No doubt some hail the Monday handshake as a milestone in Malaysian politics, the beginning of a new era, the trigger that will start a political Tsunami, and so on. The truth is it was a total disaster and it just reinforced the belief that Pribumi is a dead duck and a stillborn party that is not going to be what they tout it to be.
The person who decides on seats is Azmin. However, Azmin has to run it by Anwar and Wan Azizah first. In the previous general election Anwar gave Azmin a free run even when Wan Azizah protested. And that was why many of Wan Azizah’s choice of candidates were not given any seat and when they went to complain to Anwar he told them the decision has to be left to Azmin. In other words, Azmin’s word is final and even Wan Azizah cannot override that.
Azmin believes that in the next general election he will also have full authority to decide on seats so he will be free to give as many seats to Pribumi as he wants to. However, in 2013, Azmin was not plotting to oust Wan Azizah and take over the party so she allowed Azmin to get away with it. This time if she still allows that then Wan Azizah is cutting her own throat because the plan is to get rid of all Wan Azizah’s people in Parliament and the State Assemblies and stuff the party with Azmin’s people.
And Mahathir knows that whether Azmin or Wan Azizah gets to decide on seats will depend on Anwar. So Mahathir has to court Anwar and that is the very reason he met up with Anwar on Monday to shake his hands.
Mahathir’s proxies, nominees and trustees are now monitoring the situation with great interest. Is Mahathir still in the game or is it game over? Whether Pribumi is allowed to join Pakatan Harapan and, more importantly, gets to lead Pakatan Harapan, will determine whether Mahathir is still in the game or it is already game over.
Najib also knows that all Mahathir wants is to get his hands on the RM100 billion. And Najib will make sure that does not happen. After all, the money belongs to Umno and not to Mahathir. Mahathir just used Umno’s name to make all that money on the pretext that the proxies, nominees and trustees are not his but Umno’s.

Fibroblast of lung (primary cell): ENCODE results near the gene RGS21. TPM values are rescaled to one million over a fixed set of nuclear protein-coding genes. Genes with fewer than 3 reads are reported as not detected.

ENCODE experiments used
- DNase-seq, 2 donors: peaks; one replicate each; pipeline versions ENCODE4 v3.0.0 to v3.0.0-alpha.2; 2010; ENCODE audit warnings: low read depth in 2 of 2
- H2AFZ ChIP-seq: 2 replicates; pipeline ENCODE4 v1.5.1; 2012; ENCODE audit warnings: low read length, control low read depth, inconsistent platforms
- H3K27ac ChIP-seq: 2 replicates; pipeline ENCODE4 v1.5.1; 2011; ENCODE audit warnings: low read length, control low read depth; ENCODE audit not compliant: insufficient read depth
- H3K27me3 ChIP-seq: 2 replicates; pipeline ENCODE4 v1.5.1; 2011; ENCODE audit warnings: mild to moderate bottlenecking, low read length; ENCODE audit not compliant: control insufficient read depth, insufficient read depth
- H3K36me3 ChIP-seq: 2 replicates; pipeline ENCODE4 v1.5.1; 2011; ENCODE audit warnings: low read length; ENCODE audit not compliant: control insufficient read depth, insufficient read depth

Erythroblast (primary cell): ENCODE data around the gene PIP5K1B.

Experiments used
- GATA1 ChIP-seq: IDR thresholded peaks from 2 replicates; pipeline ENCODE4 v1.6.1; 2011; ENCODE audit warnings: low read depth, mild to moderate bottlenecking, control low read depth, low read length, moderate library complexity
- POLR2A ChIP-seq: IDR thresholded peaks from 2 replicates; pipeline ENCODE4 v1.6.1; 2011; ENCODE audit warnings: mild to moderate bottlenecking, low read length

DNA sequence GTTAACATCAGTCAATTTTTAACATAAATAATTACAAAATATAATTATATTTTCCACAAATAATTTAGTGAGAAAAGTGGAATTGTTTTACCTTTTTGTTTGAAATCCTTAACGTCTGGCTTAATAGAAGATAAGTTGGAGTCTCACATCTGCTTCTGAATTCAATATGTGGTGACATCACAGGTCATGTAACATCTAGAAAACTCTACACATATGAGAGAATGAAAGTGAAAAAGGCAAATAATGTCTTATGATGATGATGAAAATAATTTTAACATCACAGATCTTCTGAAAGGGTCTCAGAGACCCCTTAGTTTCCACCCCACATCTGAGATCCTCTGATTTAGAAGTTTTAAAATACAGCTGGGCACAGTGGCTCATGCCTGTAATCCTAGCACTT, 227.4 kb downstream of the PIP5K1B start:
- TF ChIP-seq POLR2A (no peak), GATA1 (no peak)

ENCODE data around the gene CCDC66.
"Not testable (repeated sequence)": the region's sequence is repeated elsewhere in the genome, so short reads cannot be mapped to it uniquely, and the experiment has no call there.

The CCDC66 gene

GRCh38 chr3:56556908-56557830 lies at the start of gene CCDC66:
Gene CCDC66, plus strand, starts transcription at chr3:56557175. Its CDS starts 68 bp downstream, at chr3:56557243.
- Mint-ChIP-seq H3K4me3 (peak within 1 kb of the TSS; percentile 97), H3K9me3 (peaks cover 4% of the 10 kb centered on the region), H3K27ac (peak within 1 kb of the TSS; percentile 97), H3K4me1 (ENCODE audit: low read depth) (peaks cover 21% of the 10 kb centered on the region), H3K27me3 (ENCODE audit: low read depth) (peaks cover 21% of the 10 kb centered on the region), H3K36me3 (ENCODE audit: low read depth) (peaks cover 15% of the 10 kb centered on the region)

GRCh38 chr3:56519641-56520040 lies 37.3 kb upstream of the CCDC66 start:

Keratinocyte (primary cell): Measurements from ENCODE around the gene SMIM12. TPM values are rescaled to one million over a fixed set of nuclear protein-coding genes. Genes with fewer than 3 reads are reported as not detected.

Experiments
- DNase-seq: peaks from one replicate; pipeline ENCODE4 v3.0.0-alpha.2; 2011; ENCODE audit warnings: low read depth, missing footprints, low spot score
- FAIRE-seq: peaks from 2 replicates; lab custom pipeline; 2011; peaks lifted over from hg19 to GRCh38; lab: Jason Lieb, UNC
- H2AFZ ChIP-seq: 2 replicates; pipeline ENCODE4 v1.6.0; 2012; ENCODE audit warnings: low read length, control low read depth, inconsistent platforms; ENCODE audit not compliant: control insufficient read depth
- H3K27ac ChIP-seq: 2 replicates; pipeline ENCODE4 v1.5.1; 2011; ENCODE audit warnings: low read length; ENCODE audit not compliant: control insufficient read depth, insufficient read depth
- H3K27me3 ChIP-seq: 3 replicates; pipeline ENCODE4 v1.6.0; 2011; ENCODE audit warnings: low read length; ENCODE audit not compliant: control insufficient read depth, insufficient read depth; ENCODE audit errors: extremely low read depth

So now the proxies, nominees and trustees have to decide whether to listen to Mahathir or listen to Najib. And who they listen to will depend on who has the real political power. If Pribumi emerges as the new opposition kingpin and Pakatan Harapan becomes a Pribumi-led Pakatan Harapan that is going to take over Putrajaya in the next general election, then the proxies, nominees and trustees will stay with Mahathir. If not they will abandon Mahathir and listen to Najib instead. And Barisan Nasional instead of Pakatan Harapan will get that money to finance the next general election — Najib will make sure of that.
But then if Mahathir does get his hands on the money, or at least part of that money, will he use it to finance Pribumi and Pakatan Harapan or will he walk away with the money? I would bet my bottom dollar that Mahathir will not waste that money on a lost cause such as Pribumi and Pakatan Harapan but will instead keep all the money for himself. Any takers?